December 22, 2014  

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Southern Miss to Host Golden Eagle Intertribal Society Powwow

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The University of Southern Mississippi will host the 11th annual Golden Eagle Intertribal Society Powwow on April 19 – 20 at Centennial Lawn on the Hattiesburg campus.

The University of Southern Mississippi will host the 11th annual Golden Eagle Intertribal Society Powwow on April 19 – 20 at Centennial Lawn on the Hattiesburg campus.  A “powwow” is a traditional dance competition, and many types of dancing will be demonstrated. All Powwow events are free and open to the public.

A number of events are scheduled beginning Friday, April 19. From 9 a.m. – 2 p.m., local schools are invited to bring students to experience social dancing, stickball demonstrations, Choctaw storytelling, cornhusk doll-making, blowguns, and southeastern American Indian artifacts. 

Dr. Ian Thompson, an archaeologist from Oklahoma, will discuss Choctaw pottery and traditions from 2 – 4 p.m. on Friday in the Liberal Arts Building and will also demonstrate how to recreate Choctaw pottery. Those who attend may make pottery on Friday and fire it on Saturday.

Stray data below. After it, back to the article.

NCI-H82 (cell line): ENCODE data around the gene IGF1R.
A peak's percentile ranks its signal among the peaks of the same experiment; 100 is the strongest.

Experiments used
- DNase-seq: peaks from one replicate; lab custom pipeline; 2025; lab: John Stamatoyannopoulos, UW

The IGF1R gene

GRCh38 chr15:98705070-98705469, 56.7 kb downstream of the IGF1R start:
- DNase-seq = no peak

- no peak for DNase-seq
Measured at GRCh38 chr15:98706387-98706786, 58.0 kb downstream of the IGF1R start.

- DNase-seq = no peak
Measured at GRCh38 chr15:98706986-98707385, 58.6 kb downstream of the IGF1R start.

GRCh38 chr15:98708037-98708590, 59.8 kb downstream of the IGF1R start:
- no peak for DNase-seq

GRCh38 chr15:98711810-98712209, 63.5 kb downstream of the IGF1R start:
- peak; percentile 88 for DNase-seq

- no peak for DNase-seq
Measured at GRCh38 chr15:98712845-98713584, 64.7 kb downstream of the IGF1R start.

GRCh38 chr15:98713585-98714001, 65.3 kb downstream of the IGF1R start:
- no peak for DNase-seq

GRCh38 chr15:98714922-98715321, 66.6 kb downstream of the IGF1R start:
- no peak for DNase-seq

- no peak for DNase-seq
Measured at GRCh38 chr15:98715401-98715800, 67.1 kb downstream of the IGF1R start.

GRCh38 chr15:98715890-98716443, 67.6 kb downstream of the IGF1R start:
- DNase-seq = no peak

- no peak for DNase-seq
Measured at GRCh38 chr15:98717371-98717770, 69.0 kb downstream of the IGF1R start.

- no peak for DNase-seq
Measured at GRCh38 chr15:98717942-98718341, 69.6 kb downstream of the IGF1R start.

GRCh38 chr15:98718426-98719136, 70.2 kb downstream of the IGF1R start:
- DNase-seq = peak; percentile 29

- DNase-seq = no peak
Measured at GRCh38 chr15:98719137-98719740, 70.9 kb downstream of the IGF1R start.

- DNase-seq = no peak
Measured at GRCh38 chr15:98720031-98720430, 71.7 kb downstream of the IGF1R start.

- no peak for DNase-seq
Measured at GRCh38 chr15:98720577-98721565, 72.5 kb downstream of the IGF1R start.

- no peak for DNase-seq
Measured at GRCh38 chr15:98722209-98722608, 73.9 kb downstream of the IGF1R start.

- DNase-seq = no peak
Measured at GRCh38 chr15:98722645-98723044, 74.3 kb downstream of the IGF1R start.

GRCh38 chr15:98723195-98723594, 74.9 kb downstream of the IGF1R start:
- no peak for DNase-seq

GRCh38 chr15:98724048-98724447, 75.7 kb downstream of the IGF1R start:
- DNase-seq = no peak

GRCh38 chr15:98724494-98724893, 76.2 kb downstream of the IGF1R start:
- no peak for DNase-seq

From 4 - 6 p.m. the lecture “Why We Preserve Our Languages” will be presented by Marcus Briggs-Cloud in the Liberal Arts Building. Friday’s gourd dancing will begin at 4 p.m., and a cast of American Indians will make their grand entry at 6 p.m.

More activities continue on Saturday, April 20 including a demonstration by world champion stickball players at 10 a.m.  Pottery made on Friday will be fired at 1 p.m.  Gourd dancing will be viewed at 3 p.m., and at 4:30 p.m. the cast of American Indians will make their grand entry.

Tammy Greer, director of American Indian Research and Studies and coordinator of the event, says the community will enjoy traditional American Indian music and dancing. 

“We want to expose the Hattiesburg community to this group that has a great deal to do with Mississippi heritage,” said Greer. “We also want to provide a means for American Indians to interact with Hattiesburg.”

Vendors will sell American Indian crafts, and the community may participate in learning to make crafts. Traditional American Indian food will be served.

“The Powwow is also an incredible opportunity for USM students. We have a couple hundred student volunteers helping with the event, which allows them to be a part of something they never would have experienced otherwise,” said Greer.

The Powwow is sponsored by the Mississippi Humanities Council, Mississippi Arts Council, Center for American Indian Research and Studies, Honors College, College of Arts and Letters, College of Education and Psychology and the Office of the President.

For more information, contact Tammy Greer at tammy.greer@usm.edu.